SEATTLE, WASHINGTON — Oricula Therapeutics, a biotech startup firm based in Seattle, announced today that it has received FDA clearance to begin volunteer human testing for safety, tolerability, and pharmacokinetics of their investigational drug ORC-13661. In animal studies, ORC-13661 was found to provide highly significant protection of hearing in rats exposed to high doses of aminoglycoside antibiotics–a class of drugs known to cause hearing loss.
The investigational compound works by protecting the sound‐sensing hair cells in the inner ear from damage. If the clinical trials are successful, ORC-13661 could become the first FDA-approved medicine to prevent hearing loss for patients undergoing aminoglycoside treatment.
“Patients with cystic fibrosis, immune suppression, endocarditis, non-TB Mycobacteria, multiple drug-resistant TB as well as premature newborn infants are all candidate for aminoglycoside treatment and could benefit. By reducing or eliminating the debilitating side effect of permanent hearing loss, Oricula sees expanded worldwide use of these inexpensive, highly effective antibiotics for treating life‐threatening bacterial infections.”
—Malcolm Gleser, MD, PhD, Oricula Therapeutics CEO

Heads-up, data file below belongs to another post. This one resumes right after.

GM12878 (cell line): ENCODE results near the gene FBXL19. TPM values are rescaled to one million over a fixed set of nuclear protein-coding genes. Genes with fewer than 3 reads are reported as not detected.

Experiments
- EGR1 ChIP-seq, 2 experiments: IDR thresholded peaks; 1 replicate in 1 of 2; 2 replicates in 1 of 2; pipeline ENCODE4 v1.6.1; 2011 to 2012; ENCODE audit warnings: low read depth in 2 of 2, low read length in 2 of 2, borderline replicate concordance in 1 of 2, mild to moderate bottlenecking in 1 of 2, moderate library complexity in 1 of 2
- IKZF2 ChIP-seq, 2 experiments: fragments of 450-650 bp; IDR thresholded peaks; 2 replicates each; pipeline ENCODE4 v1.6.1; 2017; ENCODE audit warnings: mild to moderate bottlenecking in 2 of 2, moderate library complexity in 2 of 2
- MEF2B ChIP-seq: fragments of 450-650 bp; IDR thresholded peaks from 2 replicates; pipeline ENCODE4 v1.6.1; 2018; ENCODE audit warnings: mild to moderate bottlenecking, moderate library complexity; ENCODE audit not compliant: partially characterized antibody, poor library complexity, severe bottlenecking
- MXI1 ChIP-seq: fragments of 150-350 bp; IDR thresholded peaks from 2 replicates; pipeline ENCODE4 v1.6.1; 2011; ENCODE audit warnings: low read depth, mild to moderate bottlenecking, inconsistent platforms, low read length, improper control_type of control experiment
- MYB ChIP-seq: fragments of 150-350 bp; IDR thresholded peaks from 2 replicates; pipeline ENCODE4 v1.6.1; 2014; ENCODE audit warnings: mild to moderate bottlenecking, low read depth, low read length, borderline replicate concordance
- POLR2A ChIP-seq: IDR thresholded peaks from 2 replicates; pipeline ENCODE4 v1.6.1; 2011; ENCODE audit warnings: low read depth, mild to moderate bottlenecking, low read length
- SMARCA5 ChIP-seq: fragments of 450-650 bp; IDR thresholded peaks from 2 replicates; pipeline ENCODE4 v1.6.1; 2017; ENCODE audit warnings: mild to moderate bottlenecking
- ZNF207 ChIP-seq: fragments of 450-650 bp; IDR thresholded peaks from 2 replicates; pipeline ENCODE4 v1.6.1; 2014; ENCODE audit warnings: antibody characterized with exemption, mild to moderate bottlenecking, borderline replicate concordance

According to Edwin Rubel, Oricula co-founder and University of Washington Chaired Professor of Hearing Sciences said, “This research began in 2001 as a collaboration with Oricula co-founder David Raible, Professor of Biological Structure at the UW School of Medicine, to advance our understanding of the injury and death of receptor cells in the inner ear. Since these modest beginnings, we established a great, diverse team to accelerate development. We are now on the precipice of having an important, life-changing impact on the ability of people to communicate. I am enormously excited about the opportunity to begin clinical trials.”
Oricula is commercializing research conducted at the University of Washington and the Fred Hutchinson Cancer Research Center and holds an exclusive license to two extensive composition of matter patents. Funding for the preclinical development was obtained through grants from the National Institutes of Health, including a $2.1 million grant from National Institute Of Allergy And Infectious Diseases.
Source: Oricula Therapuetics; featured image courtesy medlineplus